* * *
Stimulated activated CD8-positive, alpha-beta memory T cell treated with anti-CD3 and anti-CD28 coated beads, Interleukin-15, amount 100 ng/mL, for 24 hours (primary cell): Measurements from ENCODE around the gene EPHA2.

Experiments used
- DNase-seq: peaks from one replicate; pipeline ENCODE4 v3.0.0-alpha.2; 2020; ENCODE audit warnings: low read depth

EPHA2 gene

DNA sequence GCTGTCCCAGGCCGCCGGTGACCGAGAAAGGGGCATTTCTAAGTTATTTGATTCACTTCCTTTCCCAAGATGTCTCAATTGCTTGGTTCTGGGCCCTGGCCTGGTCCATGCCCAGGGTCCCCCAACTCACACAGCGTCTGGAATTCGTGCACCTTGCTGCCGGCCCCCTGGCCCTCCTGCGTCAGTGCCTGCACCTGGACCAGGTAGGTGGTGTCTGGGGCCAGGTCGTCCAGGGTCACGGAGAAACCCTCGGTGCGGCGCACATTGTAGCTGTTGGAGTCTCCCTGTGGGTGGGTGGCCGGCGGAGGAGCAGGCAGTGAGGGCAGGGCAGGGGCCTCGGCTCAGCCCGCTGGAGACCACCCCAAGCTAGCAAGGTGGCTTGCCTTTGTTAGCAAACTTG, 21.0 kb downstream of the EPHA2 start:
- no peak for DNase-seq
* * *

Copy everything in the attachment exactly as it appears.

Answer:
Stimulated activated CD8-positive, alpha-beta memory T cell treated with anti-CD3 and anti-CD28 coated beads, Interleukin-15, amount 100 ng/mL, for 24 hours (primary cell): Measurements from ENCODE around the gene EPHA2.

Experiments used
- DNase-seq: peaks from one replicate; pipeline ENCODE4 v3.0.0-alpha.2; 2020; ENCODE audit warnings: low read depth

EPHA2 gene

DNA sequence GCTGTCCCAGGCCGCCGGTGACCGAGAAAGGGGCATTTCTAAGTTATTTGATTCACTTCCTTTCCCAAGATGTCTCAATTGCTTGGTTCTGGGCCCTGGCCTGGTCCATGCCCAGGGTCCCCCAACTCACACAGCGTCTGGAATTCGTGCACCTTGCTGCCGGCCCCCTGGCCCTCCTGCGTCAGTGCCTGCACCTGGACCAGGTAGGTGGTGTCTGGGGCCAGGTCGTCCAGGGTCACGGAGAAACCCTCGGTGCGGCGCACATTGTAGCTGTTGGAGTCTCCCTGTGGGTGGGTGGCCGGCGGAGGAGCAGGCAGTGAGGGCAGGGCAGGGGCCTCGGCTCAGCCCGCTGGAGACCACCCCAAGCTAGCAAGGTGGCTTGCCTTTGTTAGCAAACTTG, 21.0 kb downstream of the EPHA2 start:
- no peak for DNase-seq